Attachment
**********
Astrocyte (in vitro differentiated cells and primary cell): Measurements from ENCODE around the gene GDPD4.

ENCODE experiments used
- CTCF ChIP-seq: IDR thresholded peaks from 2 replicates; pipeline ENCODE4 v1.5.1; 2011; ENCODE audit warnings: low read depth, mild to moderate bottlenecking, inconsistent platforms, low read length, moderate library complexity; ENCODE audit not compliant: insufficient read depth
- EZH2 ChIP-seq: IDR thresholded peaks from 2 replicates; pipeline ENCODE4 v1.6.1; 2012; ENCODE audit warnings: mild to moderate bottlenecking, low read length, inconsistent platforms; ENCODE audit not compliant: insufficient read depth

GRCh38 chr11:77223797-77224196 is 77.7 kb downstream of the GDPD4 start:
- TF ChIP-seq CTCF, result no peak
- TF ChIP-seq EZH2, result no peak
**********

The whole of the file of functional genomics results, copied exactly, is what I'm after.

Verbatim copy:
Astrocyte (in vitro differentiated cells and primary cell): Measurements from ENCODE around the gene GDPD4.

ENCODE experiments used
- CTCF ChIP-seq: IDR thresholded peaks from 2 replicates; pipeline ENCODE4 v1.5.1; 2011; ENCODE audit warnings: low read depth, mild to moderate bottlenecking, inconsistent platforms, low read length, moderate library complexity; ENCODE audit not compliant: insufficient read depth
- EZH2 ChIP-seq: IDR thresholded peaks from 2 replicates; pipeline ENCODE4 v1.6.1; 2012; ENCODE audit warnings: mild to moderate bottlenecking, low read length, inconsistent platforms; ENCODE audit not compliant: insufficient read depth

GRCh38 chr11:77223797-77224196 is 77.7 kb downstream of the GDPD4 start:
- TF ChIP-seq CTCF, result no peak
- TF ChIP-seq EZH2, result no peak